WASHINGTON — Bringing to a close an extended showdown between Congress and President Bush over the Iraq war, overwhelmingly united Republicans and deeply divided Democrats passed a $120-billion emergency war spending bill Thursday that would not require U.S. combat troops to be withdrawn.
The measure, which heads to the White House for Bush's signature, gives the president the funding he has sought for more than three months without any requirement that he bring troops home and only a handful of restrictions on what he can do in Iraq.
By codifying political steps the Iraqi government should take to reduce sectarian strife, the bill gives Republicans linked to the unpopular war the opportunity to back legislation that puts new requirements on the Baghdad government.
And it forced vanquished antiwar Democrats -- who since January had been waging a fierce campaign to use the funding bill to force a troop withdrawal -- to pin their hopes on future legislation.
"Let's be clear: Those of us who oppose this war will be back again and again and again until this war is ended," said Rep. Jim McGovern (D-Mass.), who voted against the bill.
In the end, 86 Democrats in the House and 37 in the Senate voted for the full funding package, which also raises the federal minimum wage for the first time in a decade -- to $7.25 an hour, from $5.15 -- and includes billions of dollars more for veterans' healthcare, Gulf Coast hurricane recovery, children's healthcare and drought relief.
With minority Republicans supplying more votes than majority Democrats, the war funding measure passed 280 to 142 in the House and 80 to 14 in the Senate.
Among those voting against the package was House Speaker Nancy Pelosi (D-San Francisco).
Also opposing the legislation were Democratic presidential contenders Sen. Christopher J. Dodd of Connecticut, who called it "another blank check," and Sens. Hillary Rodham Clinton of New York and Barack Obama of Illinois, both of whom waited until Thursday evening to come out against it.
Sen. Joseph R. Biden Jr. of Delaware, alone among Democratic presidential hopefuls, signaled ahead of time that he would vote for the funding measure.
"The bill we are voting on denies the American people a plan for a responsible way out of Iraq," Biden said.
"But the practical reality is that, for now, those of us who want to change course in Iraq don't have the votes to override the president's veto. And I believe that as long as we have troops on the front lines, we must give them the equipment and protection they need."
Republican presidential candidate Sen. John McCain of Arizona, a staunch defender of the president's Iraq strategy, voted for the measure.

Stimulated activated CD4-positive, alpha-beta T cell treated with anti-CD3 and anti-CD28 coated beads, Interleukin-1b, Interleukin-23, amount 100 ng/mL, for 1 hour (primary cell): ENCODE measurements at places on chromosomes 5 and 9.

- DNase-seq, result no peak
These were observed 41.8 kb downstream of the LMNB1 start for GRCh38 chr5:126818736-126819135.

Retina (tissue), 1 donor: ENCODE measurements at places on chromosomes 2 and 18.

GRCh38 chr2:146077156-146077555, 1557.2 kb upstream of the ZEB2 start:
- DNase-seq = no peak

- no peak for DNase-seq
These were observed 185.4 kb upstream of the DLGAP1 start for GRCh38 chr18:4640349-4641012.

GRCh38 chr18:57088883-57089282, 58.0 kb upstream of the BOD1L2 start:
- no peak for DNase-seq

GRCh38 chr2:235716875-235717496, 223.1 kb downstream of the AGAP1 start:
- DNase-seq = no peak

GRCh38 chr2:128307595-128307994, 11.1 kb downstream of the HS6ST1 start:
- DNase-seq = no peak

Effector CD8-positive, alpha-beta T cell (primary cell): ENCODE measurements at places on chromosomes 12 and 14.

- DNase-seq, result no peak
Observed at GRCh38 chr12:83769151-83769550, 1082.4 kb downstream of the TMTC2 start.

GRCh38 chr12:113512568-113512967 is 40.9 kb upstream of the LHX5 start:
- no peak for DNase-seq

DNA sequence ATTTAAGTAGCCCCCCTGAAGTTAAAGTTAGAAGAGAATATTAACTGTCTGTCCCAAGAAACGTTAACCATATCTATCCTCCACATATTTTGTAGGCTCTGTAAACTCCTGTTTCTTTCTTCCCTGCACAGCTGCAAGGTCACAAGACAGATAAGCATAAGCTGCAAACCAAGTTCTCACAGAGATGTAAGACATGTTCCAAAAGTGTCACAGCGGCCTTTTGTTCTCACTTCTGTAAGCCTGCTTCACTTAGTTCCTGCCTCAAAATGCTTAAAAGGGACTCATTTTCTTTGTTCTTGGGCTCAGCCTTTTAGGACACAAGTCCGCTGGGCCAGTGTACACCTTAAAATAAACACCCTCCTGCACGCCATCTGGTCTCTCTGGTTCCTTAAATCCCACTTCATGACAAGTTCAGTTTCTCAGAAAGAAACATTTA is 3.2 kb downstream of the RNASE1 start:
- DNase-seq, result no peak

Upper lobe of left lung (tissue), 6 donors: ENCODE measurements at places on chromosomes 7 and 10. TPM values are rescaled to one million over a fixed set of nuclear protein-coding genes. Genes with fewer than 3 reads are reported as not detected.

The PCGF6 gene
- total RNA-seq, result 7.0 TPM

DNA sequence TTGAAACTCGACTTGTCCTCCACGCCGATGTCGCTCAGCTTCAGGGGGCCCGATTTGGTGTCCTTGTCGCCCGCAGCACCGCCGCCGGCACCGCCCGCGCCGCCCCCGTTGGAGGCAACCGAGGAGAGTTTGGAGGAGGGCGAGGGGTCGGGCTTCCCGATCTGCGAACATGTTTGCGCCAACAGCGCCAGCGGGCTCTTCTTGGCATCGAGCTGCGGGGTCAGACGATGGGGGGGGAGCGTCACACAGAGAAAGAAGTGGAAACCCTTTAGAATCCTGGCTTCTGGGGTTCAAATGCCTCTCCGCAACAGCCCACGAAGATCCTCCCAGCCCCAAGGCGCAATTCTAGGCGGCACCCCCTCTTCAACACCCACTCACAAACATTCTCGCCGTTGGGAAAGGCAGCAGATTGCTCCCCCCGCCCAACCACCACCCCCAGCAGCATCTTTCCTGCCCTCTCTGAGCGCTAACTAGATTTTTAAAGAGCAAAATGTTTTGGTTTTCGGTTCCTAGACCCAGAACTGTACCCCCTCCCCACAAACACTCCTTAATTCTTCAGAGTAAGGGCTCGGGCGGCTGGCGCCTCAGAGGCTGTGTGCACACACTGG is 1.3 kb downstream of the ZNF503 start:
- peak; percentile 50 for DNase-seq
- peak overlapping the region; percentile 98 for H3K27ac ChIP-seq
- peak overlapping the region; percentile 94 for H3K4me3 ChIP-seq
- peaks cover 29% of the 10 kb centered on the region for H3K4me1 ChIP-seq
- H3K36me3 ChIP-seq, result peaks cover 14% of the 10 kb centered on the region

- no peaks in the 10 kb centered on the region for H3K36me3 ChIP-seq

California's senators split, with Democrat Barbara Boxer opposing it and Democrat Dianne Feinstein supporting it.
In the House, California Democratic Reps. Joe Baca of Rialto, Dennis Cardoza of Atwater, Jim Costa of Fresno and Susan A. Davis of San Diego voted for the bill; all other California Democrats opposed it, except for Rep. Howard L. Berman (D-Valley Village), who did not vote. All California Republican representatives supported the bill except Rep. John Campbell of Irvine, who did not vote.
At the White House, the president spoke enthusiastically about the legislation, saying at a Rose Garden news conference that it "makes clear that our Iraqi partners must demonstrate progress on security and reconciliation."
Bush, who vetoed an earlier funding measure that would have required a withdrawal of U.S. troops, essentially forced Democrats to abandon their plan to link funding to a withdrawal timeline. He and his congressional allies said such a timeline would guarantee defeat in Iraq.
The measure that passed Thursday -- which includes nearly $100 billion to fund military operations in Afghanistan and Iraq through Sept. 30, the end of the federal fiscal year -- contains no mention of a U.S. withdrawal.
Rather, it focuses on establishing 18 benchmarks for the Iraqi government, such as disarming militias, protecting minority political parties and passing legislation to share the country's oil.
Under the terms of the measure -- patterned after a proposal by Sen. John W. Warner (R-Va.), a former chairman of the Senate Armed Services Committee -- the Iraqi government would have to demonstrate progress on the goals by mid-July. Absent such progress, economic aid to Iraq could be withheld, though Bush would be able to waive the restriction.
Warner, flanked by centrist lawmakers from both parties, praised the formula as a guarantee that the administration's Iraq policy would be reviewed in July, rather than in September, the month that administration officials had mentioned for conducting a review of the current increase in troops.
"To me that was too long," Warner said. "And to my colleagues who joined me, that was too long."
In the House and the Senate, Republican lawmakers praised the Warner plan as holding the Iraqi government accountable while delivering needed funding to U.S. troops.